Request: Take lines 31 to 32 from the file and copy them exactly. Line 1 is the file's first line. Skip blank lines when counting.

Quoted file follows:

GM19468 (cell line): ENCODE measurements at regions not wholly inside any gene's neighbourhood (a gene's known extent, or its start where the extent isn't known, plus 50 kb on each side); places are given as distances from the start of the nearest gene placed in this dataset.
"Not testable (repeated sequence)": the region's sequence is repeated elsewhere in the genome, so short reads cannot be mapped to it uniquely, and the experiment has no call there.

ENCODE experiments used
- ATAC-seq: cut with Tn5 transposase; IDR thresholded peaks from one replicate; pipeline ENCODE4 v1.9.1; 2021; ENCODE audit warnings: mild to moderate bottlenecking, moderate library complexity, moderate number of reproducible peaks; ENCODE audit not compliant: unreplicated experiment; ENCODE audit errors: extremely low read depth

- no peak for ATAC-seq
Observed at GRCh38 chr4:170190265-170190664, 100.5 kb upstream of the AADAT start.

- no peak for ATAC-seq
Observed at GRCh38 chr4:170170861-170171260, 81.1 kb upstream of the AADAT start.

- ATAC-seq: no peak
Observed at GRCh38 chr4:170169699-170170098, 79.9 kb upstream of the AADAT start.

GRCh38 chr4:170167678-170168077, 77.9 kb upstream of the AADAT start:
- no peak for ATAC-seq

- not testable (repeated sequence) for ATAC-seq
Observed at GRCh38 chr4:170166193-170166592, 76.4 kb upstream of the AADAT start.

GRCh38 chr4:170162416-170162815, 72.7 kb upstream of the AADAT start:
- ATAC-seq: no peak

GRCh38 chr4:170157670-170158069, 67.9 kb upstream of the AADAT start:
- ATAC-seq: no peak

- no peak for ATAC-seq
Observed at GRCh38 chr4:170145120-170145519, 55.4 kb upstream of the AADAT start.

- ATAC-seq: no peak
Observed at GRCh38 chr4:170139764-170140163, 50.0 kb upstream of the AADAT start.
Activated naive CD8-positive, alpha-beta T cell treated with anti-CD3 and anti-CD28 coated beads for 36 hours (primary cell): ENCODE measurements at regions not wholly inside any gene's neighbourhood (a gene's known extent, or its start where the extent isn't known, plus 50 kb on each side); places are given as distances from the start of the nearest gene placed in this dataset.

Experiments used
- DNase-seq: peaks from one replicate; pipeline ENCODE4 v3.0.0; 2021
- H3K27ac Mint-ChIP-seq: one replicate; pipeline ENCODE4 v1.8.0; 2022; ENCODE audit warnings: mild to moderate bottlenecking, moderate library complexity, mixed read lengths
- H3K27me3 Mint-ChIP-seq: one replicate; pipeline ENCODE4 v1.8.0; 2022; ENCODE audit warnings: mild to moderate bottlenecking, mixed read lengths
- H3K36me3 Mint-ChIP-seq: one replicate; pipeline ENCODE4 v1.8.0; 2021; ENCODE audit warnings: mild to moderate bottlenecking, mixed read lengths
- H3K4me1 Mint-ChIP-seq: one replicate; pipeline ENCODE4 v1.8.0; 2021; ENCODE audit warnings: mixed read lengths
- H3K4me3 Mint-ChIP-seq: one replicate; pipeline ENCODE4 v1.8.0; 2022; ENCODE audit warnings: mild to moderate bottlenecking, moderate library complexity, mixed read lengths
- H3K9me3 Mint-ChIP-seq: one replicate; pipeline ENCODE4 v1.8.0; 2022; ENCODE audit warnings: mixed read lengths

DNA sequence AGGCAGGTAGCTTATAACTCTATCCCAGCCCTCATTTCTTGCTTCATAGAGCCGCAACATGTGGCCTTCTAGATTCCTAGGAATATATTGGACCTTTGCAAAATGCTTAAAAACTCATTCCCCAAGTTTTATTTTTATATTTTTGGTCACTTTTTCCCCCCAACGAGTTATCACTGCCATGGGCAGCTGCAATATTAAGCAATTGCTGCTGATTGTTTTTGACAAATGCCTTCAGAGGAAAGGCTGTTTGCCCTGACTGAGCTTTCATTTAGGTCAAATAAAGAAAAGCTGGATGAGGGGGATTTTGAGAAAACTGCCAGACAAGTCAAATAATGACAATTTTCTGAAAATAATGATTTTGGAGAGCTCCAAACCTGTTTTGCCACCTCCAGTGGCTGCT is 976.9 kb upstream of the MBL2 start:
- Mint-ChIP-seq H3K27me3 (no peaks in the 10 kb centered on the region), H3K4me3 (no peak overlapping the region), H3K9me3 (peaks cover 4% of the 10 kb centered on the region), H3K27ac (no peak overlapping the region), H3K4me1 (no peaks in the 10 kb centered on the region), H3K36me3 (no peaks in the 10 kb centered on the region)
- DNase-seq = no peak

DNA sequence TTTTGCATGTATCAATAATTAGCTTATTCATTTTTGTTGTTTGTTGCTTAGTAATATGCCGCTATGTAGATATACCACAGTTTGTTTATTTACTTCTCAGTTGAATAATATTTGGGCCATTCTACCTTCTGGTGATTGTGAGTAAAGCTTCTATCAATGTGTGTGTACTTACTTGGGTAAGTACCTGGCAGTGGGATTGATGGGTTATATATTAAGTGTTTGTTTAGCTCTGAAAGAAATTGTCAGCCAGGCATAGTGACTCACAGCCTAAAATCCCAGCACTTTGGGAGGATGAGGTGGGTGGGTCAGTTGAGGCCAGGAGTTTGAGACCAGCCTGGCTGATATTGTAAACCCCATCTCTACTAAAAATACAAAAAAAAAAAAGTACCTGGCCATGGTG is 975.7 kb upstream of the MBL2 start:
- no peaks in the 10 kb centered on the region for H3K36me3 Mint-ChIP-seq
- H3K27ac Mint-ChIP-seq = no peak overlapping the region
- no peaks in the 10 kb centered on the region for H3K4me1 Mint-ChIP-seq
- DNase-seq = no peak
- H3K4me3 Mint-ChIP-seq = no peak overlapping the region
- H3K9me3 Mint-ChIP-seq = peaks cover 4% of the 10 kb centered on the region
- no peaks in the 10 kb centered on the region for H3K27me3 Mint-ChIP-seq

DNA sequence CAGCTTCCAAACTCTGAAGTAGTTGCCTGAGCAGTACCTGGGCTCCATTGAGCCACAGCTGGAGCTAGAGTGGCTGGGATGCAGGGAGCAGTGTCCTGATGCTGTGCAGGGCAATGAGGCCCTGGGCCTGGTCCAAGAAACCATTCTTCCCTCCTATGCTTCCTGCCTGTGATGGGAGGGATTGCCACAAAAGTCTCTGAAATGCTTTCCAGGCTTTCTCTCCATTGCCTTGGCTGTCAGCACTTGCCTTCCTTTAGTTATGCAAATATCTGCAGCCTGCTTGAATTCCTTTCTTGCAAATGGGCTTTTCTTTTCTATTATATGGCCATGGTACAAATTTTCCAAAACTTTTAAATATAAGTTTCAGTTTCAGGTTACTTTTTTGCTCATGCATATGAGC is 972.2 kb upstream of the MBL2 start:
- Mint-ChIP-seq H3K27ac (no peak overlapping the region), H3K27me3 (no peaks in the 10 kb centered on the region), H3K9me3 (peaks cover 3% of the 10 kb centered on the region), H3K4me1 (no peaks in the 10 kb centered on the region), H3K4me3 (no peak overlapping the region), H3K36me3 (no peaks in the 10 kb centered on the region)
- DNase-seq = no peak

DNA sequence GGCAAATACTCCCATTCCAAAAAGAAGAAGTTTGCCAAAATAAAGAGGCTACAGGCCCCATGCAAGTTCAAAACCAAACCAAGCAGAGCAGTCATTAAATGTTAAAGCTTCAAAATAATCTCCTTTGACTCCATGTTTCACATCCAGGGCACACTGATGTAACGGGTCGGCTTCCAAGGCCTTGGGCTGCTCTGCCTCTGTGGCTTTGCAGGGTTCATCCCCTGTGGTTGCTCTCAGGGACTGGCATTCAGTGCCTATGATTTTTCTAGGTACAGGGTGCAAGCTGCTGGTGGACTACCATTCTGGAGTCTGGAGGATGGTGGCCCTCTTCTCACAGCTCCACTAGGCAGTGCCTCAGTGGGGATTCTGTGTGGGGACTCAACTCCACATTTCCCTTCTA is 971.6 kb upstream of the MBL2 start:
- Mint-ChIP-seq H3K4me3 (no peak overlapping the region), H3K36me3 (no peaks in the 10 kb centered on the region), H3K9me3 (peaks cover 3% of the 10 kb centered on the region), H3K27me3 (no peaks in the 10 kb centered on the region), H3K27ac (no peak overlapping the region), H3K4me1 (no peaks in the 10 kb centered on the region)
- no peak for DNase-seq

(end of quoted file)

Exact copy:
- H3K9me3 Mint-ChIP-seq: one replicate; pipeline ENCODE4 v1.8.0; 2022; ENCODE audit warnings: mixed read lengths

DNA sequence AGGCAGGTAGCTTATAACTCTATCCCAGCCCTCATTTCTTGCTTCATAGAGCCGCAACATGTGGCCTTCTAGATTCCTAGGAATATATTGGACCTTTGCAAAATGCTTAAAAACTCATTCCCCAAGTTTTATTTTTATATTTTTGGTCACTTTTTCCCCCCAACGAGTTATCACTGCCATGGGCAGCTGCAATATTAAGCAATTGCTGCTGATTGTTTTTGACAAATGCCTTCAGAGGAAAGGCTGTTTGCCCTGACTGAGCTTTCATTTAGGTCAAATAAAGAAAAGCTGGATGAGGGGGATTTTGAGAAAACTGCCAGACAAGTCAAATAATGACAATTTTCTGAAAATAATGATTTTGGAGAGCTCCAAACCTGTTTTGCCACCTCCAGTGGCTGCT is 976.9 kb upstream of the MBL2 start: